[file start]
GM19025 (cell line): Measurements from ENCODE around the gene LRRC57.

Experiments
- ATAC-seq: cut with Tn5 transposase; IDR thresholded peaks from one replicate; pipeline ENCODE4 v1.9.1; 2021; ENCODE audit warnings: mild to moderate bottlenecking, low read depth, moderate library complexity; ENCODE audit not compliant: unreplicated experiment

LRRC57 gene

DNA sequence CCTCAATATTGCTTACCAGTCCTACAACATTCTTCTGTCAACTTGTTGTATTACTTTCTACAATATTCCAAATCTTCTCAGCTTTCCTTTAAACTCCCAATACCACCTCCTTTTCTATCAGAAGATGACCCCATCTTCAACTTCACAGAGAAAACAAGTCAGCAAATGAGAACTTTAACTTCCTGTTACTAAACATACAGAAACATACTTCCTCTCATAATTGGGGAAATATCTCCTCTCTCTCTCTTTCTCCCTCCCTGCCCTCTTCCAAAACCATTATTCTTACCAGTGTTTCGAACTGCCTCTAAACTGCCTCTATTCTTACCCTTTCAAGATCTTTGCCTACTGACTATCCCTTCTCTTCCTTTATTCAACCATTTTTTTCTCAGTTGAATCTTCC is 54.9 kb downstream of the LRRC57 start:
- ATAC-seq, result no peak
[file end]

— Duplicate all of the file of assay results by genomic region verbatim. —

GM19025 (cell line): Measurements from ENCODE around the gene LRRC57.

Experiments
- ATAC-seq: cut with Tn5 transposase; IDR thresholded peaks from one replicate; pipeline ENCODE4 v1.9.1; 2021; ENCODE audit warnings: mild to moderate bottlenecking, low read depth, moderate library complexity; ENCODE audit not compliant: unreplicated experiment

LRRC57 gene

DNA sequence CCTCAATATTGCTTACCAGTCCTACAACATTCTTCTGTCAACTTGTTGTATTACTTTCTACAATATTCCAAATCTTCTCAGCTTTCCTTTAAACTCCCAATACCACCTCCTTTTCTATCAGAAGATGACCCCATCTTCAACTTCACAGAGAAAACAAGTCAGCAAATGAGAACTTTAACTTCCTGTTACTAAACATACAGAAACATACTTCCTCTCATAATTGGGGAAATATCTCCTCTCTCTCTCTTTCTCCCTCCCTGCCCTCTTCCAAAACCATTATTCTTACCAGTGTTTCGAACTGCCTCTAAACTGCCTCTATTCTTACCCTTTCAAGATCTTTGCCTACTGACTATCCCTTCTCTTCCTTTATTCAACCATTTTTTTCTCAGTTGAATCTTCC is 54.9 kb downstream of the LRRC57 start:
- ATAC-seq, result no peak